50 years of partying at the Caribbean’s hottest beach bar

Charles is now 75 and his eponymous bar will soon turn 50. Life, which was never exactly frenetic, has slowed down. ‘I’m more of a mascot,’ he muses, sitting at one of the tables in the middle of Basil’s, his voice slow, thoughtful, punctured by bursts of laughter. This role involves sitting at the bar, eating quesadillas, chatting to diners and generally making his guests feel special. Later he will dance along to the live blues band and play a little backgammon.

It’s a dream life, but it all started with Mitchell’s one-week gamble on Charles. When the mail boat returned, Mitchell declared Charles indispensable. ‘I told her the boat was coming and she said, “Oh my God, no, you can’t leave.” I said, “I’ve no clean clothes,” and she said, “We’ll fix that!”‘ He leans back and laughs heartily. Suddenly he leaps to his feet. ‘Look, sea turtles! I swim with those every morning.’

“David Bowie was a great friend”

It sounds simple and idyllic but Charles’s life isn’t all barefoot dancing to live music and splashing about. He has three children (his two sons live in the US and his daughter is in St Vincent) and three grandchildren. He talks about various girlfriends over the years – various business ventures too, including a bar in St Vincent and a general store and wine cellar here on Mustique. Charles has two houses on the island, spends summer in the Hamptons or on Martha’s Vineyard and is a regular in the Royal Box at Ascot. He plans to go to Morocco and Paris next, and maybe on to Bali.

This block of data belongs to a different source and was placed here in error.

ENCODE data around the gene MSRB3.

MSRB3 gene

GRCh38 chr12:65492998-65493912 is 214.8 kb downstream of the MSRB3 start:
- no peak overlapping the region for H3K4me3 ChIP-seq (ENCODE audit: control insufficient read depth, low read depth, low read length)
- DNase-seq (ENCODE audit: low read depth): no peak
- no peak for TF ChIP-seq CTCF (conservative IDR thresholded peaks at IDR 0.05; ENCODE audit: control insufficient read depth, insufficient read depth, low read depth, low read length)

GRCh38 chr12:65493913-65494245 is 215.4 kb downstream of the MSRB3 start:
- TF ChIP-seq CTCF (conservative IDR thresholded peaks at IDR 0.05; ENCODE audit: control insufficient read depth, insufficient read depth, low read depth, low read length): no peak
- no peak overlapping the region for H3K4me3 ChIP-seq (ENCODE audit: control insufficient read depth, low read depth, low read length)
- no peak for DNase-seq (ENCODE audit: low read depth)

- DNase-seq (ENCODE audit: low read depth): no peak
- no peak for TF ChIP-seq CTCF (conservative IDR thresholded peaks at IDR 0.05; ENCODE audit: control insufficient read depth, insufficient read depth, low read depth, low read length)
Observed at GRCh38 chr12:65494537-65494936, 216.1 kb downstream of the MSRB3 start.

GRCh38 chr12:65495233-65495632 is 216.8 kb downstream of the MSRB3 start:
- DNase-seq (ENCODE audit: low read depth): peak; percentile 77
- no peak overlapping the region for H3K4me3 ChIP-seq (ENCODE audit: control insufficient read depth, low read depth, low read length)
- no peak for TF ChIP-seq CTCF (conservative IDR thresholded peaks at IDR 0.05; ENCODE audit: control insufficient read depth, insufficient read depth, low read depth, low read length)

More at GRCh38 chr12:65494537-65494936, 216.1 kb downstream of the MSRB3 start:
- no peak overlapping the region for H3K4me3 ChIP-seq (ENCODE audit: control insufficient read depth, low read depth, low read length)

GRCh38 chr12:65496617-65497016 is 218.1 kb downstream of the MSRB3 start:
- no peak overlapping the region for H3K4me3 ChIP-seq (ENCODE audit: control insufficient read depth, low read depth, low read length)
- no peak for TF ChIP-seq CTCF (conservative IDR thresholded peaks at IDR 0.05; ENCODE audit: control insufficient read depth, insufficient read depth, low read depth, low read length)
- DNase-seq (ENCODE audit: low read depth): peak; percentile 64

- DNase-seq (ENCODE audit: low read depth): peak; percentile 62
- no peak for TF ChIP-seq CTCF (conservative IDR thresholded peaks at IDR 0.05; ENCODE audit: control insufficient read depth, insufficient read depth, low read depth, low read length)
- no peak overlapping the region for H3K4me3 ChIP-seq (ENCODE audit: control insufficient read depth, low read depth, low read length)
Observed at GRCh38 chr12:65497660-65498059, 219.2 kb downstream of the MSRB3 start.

‘David Bowie introduced me to Bali,’ Charles says. ‘We were having lunch at his villa and he told me he got all his shirts made there.’ He pauses. ‘He was a great friend.’

I was told that Charles is fabulously indiscreet about famous guests – and he does reel off stories about becoming ‘quite friendly’ with Denzel Washington and Morgan Freeman, playing tennis with Pippa Middleton (‘a strong player’) and picnicking with Princess Margaret. But there’s clearly a lot that went on that he’s not telling – the real draw of Basil’s Bar, and Mustique, is the culture of discretion.

Colin Tennant, later Lord Glenconner, bought the 2.2 square miles of Caribbean island from a Vincentian family in 1958 for £45,000 and planned to develop it into a cotton farm. His wife, Lady Anne, was a lady-in-waiting to Princess Margaret and Tennant’s genius idea was to give the Princess a small plot on the unpromising mosquito-ridden little island as a wedding present. She built Les Jolies Eaux, a five-bedroom villa. And where Margaret went, rock stars, movie stars and tycoons soon followed.

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